The Social and Economic Justice Agenda Paper of the Biden Administration
Order ID 53563633773 Type Essay Writer Level Masters Style APA Sources/References 4 Perfect Number of Pages to Order 5-10 Pages
President Biden has announced and suggested a slew of community-building projects. Which two of these efforts do you think will have the most positive impact on addressing the racial, economic, and/or gender gaps exposed by social justice demonstrations and COVID experiences during the last year? What will it take to make these programs’ promises a reality? Do you believe these projects will be successful in the next three years, and if so, why (or why not)?
ten to fifteen pages
Course Description: Our communities shape us, and we shape them. There is solid evidence and study, as well as decades of common sense, that neighborhood quality of life influences people’s career and educational possibilities, as well as their health and life outcomes. The United States is grappling with rising income and wealth disparities that cut across geographies and neighborhoods. The same way that wealth and income do not totally identify a person, neither do they fully describe a community. Every community has assets that should be celebrated and can be used to expand opportunities. The development of asset-based tools and processes that help communities build their strengths from within, with the help of external resources, will be a major task for future administrations in Washington and Boston. These tools and services must be built with racial, social, and gender equity at their core.
Community developers have worked for fifty years to enable residents to build better neighborhoods for themselves neighborhoods that provide opportunity and a good quality of life to everyone, including those with lower incomes and less tangible wealth, the middle classes, and international investors who have transformed urban areas. Community-based organizations, governmental agencies, corporations and private real estate development bodies, foundations, quasi-public entities such as transportation authorities, private individuals, social media, and cultural institutions have all contributed time, labor, and financial resources to the development of communities over the last two decades.
This course will look at the obstacles and opportunities that community developers have as they work to achieve their goals after a period of financial, political, and social upheaval. We’ll look at:
how the field has progressed since its inception in the 1960s and 1970s, and how it differs from what it was in the past;
how the field is currently organized, including the roles of community-based organizations, community development financial institutions, local, state, and federal agencies, banks, developers, universities, cultural institutions, social media, and other stakeholders; how the field is currently organized, including the role of community-based organizations, community development financial institutions, local, state, and federal agencies, banks, developers, universities, cultural institutions, social media, and other stakeholders;
the most important concerns and tactics in community economic development, such as community planning, community organizing, real estate development and company growth, and governmental regulations, as well as developing innovations in the sector;
the links between community development and other sectors such as health, the environment, public safety, housing, cultural identity, new technology, and education, as influenced by the COVID-19 epidemic; and
guest lectures, readings, and (if feasible) some exploring of local neighborhoods to learn more about the very intriguing community development profession here in Boston.
This course’s lecturer has worked in law, environmental design, higher education, racial equity, and government administration. He is one of five members of the Boston Planning and Development Agency’s Board of Directors. He has worked with commercial housing developers, community development corporations, universities, cultural organizations, government agencies, and private persons who have been directly involved with community development through the Mayors’ Institute on City Design. The purpose of this course is to discuss and conduct research on the growing number of community development entities, techniques, tools, and ideals that influence American urban economic and community development, with an emphasis on achieving accessibility, opportunity, and social justice.
Students should have a wide awareness of the key issues influencing contemporary American community development by the end of the course, and will be better prepared to work in the field. Students will gain a more nuanced understanding of the controversies in the area and begin to form their own opinions on these difficult issues, especially as new community development policies are produced at the federal and municipal levels. Finally, students will gain experience communicating about community economic development concerns to a variety of audiences, including practitioners, policymakers, and community leaders who are not professionals.
Materials for the course.
Putting Money Into What Works in America’s Communities () http://www.whatworksforamerica.org () (????????). This book is available for purchase online. The book can be ordered for free from the Federal Reserve Bank of San Francisco if you want a hard copy.
Shelterforce’s weekly e-newsletter is recommended for students. http://www.rooflines.org/ () is where you can sign up. (????????)
Each week, different readings will be assigned.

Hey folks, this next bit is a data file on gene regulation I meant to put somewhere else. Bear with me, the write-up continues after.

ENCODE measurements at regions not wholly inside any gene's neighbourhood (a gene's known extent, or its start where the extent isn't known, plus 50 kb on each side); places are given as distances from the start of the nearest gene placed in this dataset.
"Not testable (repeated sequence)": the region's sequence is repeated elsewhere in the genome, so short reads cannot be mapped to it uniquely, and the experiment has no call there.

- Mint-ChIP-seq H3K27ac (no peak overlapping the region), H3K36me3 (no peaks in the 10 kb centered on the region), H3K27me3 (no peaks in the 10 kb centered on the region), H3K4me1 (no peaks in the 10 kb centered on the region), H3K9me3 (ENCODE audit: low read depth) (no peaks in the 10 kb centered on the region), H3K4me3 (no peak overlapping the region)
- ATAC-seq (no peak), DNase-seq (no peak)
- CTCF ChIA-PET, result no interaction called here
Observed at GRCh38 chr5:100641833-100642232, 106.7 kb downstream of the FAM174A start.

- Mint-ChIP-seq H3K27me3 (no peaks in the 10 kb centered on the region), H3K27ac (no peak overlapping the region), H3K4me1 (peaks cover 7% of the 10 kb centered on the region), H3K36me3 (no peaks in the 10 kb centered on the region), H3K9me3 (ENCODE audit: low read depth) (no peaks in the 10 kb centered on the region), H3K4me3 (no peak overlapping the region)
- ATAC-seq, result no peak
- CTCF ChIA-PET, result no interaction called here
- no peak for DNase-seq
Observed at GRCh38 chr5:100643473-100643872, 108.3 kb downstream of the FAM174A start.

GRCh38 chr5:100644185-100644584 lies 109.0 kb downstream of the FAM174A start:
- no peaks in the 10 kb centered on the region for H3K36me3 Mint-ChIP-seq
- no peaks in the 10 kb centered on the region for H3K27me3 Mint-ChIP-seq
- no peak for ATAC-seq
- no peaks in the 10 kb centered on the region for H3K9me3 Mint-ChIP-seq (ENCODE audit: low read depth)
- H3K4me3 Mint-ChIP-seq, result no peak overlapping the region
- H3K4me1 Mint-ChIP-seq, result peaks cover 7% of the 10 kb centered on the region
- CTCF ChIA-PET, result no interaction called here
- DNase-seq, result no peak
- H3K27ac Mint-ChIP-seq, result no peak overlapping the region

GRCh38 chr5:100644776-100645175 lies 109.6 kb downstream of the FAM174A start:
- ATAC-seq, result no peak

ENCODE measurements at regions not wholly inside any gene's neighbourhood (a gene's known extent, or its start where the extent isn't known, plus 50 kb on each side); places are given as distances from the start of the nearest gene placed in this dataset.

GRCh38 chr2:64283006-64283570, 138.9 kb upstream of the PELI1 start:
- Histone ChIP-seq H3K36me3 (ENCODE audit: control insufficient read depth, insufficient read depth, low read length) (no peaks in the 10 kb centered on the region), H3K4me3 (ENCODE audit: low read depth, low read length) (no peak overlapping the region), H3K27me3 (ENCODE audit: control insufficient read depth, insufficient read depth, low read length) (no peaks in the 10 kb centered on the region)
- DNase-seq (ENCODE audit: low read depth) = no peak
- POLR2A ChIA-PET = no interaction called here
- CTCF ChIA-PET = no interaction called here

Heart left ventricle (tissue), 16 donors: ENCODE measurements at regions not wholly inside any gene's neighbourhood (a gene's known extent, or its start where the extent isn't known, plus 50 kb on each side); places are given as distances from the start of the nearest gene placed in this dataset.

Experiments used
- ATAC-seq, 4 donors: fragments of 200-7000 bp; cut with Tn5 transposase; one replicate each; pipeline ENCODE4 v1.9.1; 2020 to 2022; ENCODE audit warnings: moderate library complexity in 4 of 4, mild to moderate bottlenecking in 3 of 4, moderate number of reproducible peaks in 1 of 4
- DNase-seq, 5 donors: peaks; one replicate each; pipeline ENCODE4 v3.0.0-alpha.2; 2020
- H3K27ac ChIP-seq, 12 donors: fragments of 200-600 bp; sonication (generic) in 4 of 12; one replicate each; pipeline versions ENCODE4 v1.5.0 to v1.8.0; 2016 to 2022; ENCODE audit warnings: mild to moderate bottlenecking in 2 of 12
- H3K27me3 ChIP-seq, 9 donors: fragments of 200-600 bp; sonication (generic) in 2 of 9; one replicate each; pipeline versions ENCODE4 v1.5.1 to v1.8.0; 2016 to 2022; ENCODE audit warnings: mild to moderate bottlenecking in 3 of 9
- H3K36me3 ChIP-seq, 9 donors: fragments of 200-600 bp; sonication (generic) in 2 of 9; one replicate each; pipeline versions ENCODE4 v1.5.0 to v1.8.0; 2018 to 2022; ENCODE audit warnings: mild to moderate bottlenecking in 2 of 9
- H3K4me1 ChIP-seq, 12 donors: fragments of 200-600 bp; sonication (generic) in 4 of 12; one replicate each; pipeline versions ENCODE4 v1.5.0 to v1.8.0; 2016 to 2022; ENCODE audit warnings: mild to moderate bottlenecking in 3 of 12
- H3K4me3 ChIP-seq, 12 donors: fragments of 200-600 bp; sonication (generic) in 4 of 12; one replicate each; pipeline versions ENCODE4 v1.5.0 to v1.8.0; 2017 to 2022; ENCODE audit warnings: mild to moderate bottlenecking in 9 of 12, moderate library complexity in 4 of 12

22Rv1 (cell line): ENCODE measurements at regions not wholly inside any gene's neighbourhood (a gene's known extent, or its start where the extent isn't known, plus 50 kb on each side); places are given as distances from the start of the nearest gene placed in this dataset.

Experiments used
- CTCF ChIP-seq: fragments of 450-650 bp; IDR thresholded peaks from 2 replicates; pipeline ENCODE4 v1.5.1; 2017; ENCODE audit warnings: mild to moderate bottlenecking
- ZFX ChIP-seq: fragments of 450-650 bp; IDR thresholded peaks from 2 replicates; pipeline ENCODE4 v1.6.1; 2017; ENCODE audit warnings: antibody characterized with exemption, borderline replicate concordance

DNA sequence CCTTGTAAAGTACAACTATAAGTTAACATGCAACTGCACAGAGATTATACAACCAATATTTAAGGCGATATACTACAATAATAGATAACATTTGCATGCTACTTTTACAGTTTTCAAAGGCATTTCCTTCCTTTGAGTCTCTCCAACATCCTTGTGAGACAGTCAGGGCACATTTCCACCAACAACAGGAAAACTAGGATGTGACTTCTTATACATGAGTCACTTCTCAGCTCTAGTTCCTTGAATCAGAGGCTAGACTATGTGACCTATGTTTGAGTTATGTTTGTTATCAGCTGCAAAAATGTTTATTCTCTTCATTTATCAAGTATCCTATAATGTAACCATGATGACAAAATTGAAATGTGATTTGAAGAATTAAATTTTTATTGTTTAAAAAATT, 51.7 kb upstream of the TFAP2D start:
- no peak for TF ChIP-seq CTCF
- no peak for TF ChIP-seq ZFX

QUALITY OF RESPONSE NO RESPONSE POOR / UNSATISFACTORY SATISFACTORY GOOD EXCELLENT Content (worth a maximum of 50% of the total points) Zero points: Student failed to submit the final paper. 20 points out of 50: The essay illustrates poor understanding of the relevant material by failing to address or incorrectly addressing the relevant content; failing to identify or inaccurately explaining/defining key concepts/ideas; ignoring or incorrectly explaining key points/claims and the reasoning behind them; and/or incorrectly or inappropriately using terminology; and elements of the response are lacking. 30 points out of 50: The essay illustrates a rudimentary understanding of the relevant material by mentioning but not full explaining the relevant content; identifying some of the key concepts/ideas though failing to fully or accurately explain many of them; using terminology, though sometimes inaccurately or inappropriately; and/or incorporating some key claims/points but failing to explain the reasoning behind them or doing so inaccurately. Elements of the required response may also be lacking. 40 points out of 50: The essay illustrates solid understanding of the relevant material by correctly addressing most of the relevant content; identifying and explaining most of the key concepts/ideas; using correct terminology; explaining the reasoning behind most of the key points/claims; and/or where necessary or useful, substantiating some points with accurate examples. The answer is complete. 50 points: The essay illustrates exemplary understanding of the relevant material by thoroughly and correctly addressing the relevant content; identifying and explaining all of the key concepts/ideas; using correct terminology explaining the reasoning behind key points/claims and substantiating, as necessary/useful, points with several accurate and illuminating examples. No aspects of the required answer are missing. Use of Sources (worth a maximum of 20% of the total points). Zero points: Student failed to include citations and/or references. Or the student failed to submit a final paper. 5 out 20 points: Sources are seldom cited to support statements and/or format of citations are not recognizable as APA 6th Edition format. There are major errors in the formation of the references and citations. And/or there is a major reliance on highly questionable. The Student fails to provide an adequate synthesis of research collected for the paper. 10 out 20 points: References to scholarly sources are occasionally given; many statements seem unsubstantiated. Frequent errors in APA 6th Edition format, leaving the reader confused about the source of the information. There are significant errors of the formation in the references and citations. And/or there is a significant use of highly questionable sources. 15 out 20 points: Credible Scholarly sources are used effectively support claims and are, for the most part, clear and fairly represented. APA 6th Edition is used with only a few minor errors. There are minor errors in reference and/or citations. And/or there is some use of questionable sources. 20 points: Credible scholarly sources are used to give compelling evidence to support claims and are clearly and fairly represented. APA 6th Edition format is used accurately and consistently. The student uses above the maximum required references in the development of the assignment. Grammar (worth maximum of 20% of total points) Zero points: Student failed to submit the final paper. 5 points out of 20: The paper does not communicate ideas/points clearly due to inappropriate use of terminology and vague language; thoughts and sentences are disjointed or incomprehensible; organization lacking; and/or numerous grammatical, spelling/punctuation errors 10 points out 20: The paper is often unclear and difficult to follow due to some inappropriate terminology and/or vague language; ideas may be fragmented, wandering and/or repetitive; poor organization; and/or some grammatical, spelling, punctuation errors 15 points out of 20: The paper is mostly clear as a result of appropriate use of terminology and minimal vagueness; no tangents and no repetition; fairly good organization; almost perfect grammar, spelling, punctuation, and word usage. 20 points: The paper is clear, concise, and a pleasure to read as a result of appropriate and precise use of terminology; total coherence of thoughts and presentation and logical organization; and the essay is error free. Structure of the Paper (worth 10% of total points) Zero points: Student failed to submit the final paper. 3 points out of 10: Student needs to develop better formatting skills. The paper omits significant structural elements required for and APA 6th edition paper. Formatting of the paper has major flaws. The paper does not conform to APA 6th edition requirements whatsoever. 5 points out of 10: Appearance of final paper demonstrates the student’s limited ability to format the paper. There are significant errors in formatting and/or the total omission of major components of an APA 6th edition paper. They can include the omission of the cover page, abstract, and page numbers. Additionally the page has major formatting issues with spacing or paragraph formation. Font size might not conform to size requirements. The student also significantly writes too large or too short of and paper 7 points out of 10: Research paper presents an above-average use of formatting skills. The paper has slight errors within the paper. This can include small errors or omissions with the cover page, abstract, page number, and headers. There could be also slight formatting issues with the document spacing or the font Additionally the paper might slightly exceed or undershoot the specific number of required written pages for the assignment. 10 points: Student provides a high-caliber, formatted paper. This includes an APA 6th edition cover page, abstract, page number, headers and is double spaced in 12’ Times Roman Font. Additionally, the paper conforms to the specific number of required written pages and neither goes over or under the specified length of the paper.